Lambert here: Occupy’s public discussions on “diversity of tactics” have often lacked historical perspective; discussions, at least online, have tended to degenerate to “Ghandi!” “No, ANC!” Now, however, Erica Chenoweth has developed a dataset and analyzed the historical record. Below the fold are slides summarizing the results of her study of 323 non-violent and violent campaigns from 1900‐2006. (There are twenty slides, so anybody with a slow connection may prefer to download a zipped file of the original PDF). Here’s one key slide:
I’m sure, readers, that like any study, Chenoweth’s work is open to challenge on any number of grounds. That said, surely looking to the historical record to see what’s worked isn’t such a bad thing?
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Why not do what works? Is that so wrong?
NOTE Lambert here once again. The paper that these slides summarize will be delivered by Professor Chenoweth at this year’s International Studies Association Annual Meeting at a special workshop in advance of the proceedings not yet listed in the program.
UPDATE Professor Chenoweth comments:
A debate is unfolding in the comments section [here at NC]. I address many of the questions raised here in a paper I am writing for the ISA Annual Meetings in San Diego in April. Most of the critiques the NC readers are raising about the data, however, are addressed and dealt with in my book with Maria Stephan. For anyone interested, the data and appendix used for the book are available at my research page.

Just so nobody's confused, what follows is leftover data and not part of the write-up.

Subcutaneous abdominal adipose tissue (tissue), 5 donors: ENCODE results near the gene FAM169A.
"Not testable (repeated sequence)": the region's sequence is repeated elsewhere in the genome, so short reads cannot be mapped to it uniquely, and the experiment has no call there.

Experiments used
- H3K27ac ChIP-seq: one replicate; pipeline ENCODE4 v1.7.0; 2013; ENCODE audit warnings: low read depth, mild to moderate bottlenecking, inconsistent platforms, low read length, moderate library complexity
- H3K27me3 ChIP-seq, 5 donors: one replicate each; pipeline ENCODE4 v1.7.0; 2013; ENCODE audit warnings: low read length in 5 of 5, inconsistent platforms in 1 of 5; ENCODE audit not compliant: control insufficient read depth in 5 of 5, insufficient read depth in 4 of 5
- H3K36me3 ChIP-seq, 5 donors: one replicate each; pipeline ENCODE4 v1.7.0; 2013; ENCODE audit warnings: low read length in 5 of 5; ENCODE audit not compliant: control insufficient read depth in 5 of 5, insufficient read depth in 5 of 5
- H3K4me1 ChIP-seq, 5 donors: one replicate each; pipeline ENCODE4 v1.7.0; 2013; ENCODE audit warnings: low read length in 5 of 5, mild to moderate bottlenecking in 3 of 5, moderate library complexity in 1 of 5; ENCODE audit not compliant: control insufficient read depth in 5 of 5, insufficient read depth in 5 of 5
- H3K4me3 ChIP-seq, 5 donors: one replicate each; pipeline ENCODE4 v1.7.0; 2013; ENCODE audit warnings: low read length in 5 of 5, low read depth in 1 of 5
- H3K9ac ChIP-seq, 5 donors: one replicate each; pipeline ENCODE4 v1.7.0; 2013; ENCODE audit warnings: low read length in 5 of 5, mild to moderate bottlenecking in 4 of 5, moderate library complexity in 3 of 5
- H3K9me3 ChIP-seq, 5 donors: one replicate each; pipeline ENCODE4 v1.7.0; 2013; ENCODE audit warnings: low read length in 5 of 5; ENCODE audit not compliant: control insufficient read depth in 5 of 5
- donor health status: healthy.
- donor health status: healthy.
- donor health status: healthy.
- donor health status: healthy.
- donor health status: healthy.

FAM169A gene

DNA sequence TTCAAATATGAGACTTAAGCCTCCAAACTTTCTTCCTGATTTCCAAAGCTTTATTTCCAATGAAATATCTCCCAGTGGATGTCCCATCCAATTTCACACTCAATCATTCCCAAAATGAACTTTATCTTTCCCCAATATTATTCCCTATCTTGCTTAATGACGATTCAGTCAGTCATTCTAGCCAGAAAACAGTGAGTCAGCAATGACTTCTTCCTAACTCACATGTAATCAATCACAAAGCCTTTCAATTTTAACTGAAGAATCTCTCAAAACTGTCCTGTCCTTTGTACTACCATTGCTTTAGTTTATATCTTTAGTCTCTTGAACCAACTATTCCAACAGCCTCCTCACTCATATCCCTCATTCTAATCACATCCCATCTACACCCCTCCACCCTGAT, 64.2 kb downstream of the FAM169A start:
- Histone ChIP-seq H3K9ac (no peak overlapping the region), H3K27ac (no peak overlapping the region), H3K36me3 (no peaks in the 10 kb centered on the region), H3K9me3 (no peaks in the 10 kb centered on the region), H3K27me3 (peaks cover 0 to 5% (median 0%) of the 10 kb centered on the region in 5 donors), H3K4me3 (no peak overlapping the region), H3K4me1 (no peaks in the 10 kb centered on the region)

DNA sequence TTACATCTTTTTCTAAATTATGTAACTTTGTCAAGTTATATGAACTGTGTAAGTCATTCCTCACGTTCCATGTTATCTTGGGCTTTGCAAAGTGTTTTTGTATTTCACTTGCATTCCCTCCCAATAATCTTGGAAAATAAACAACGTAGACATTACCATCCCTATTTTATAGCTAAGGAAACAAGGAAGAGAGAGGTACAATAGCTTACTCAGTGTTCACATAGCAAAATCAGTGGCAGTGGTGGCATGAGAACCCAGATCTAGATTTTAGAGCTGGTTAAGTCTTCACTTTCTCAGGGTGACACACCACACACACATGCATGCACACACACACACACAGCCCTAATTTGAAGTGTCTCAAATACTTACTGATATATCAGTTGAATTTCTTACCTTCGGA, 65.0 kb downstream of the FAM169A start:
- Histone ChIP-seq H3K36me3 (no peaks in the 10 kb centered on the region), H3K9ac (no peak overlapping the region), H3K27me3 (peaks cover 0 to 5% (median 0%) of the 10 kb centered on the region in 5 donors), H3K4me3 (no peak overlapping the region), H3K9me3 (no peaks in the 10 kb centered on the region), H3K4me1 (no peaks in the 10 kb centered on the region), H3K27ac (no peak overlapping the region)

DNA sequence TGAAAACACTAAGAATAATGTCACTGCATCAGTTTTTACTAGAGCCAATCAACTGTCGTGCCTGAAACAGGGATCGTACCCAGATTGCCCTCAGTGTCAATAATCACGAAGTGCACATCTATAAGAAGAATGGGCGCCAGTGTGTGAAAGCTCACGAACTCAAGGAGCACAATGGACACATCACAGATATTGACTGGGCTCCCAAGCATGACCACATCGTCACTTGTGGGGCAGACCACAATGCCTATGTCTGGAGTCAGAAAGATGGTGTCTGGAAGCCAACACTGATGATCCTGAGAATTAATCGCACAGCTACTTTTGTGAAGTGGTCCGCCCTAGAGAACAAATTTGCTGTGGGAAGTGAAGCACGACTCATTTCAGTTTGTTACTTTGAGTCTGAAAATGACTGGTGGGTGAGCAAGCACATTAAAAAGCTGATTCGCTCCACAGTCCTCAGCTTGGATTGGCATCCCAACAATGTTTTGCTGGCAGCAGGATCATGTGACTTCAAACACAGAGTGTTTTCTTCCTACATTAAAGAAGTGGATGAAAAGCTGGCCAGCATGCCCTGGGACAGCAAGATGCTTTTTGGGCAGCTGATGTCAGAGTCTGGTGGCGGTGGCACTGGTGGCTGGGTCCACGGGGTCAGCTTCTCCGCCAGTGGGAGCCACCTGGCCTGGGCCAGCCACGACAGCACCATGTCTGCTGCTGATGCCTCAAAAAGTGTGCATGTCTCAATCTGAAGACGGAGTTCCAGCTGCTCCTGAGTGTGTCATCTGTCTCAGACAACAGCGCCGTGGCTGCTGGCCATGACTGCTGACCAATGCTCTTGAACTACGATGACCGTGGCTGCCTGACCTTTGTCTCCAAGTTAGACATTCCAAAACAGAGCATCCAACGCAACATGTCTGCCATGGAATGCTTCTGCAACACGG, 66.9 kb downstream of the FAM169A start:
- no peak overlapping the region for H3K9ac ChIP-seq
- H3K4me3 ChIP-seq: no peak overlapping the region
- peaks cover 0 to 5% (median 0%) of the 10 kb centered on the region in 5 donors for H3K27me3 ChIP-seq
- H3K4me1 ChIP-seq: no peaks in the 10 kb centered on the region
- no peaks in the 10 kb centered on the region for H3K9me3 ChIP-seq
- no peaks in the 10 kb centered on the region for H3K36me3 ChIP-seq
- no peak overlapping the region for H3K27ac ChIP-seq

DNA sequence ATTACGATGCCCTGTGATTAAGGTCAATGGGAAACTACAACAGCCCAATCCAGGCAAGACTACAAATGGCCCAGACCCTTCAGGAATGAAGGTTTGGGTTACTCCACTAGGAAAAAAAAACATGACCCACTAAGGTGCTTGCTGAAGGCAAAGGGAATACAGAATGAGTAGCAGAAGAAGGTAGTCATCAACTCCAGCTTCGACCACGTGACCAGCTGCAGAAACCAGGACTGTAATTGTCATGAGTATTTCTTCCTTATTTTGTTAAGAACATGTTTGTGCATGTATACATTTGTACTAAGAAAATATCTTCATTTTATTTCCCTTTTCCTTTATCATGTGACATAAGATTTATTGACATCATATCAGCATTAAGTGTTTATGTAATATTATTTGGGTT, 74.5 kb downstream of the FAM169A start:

As Maria and I emphasize, our book is not meant to be the last word. Instead, we hope it will catalyze new and improved research on the topic of civil resistance–a field I’ve been encouraging security studies scholars to take seriously. One of the ways I’ve been hoping to attract greater attention to the topic of civil resistance has been to develop this “myths” talk, which I have tested out on a few different audiences. It’s supposed to be provocative, and it generally has elicited fairly strong reactions. The response over at NC is no exception.
My hope is not to provoke discussion for its own sake. Instead, my goals are twofold: 1) to encourage more systematic empirical research on the topic; and 2) to persuade people, on the basis of existing empirical research, that nonviolent resistance can often be a viable alternative for challenging entrenched power.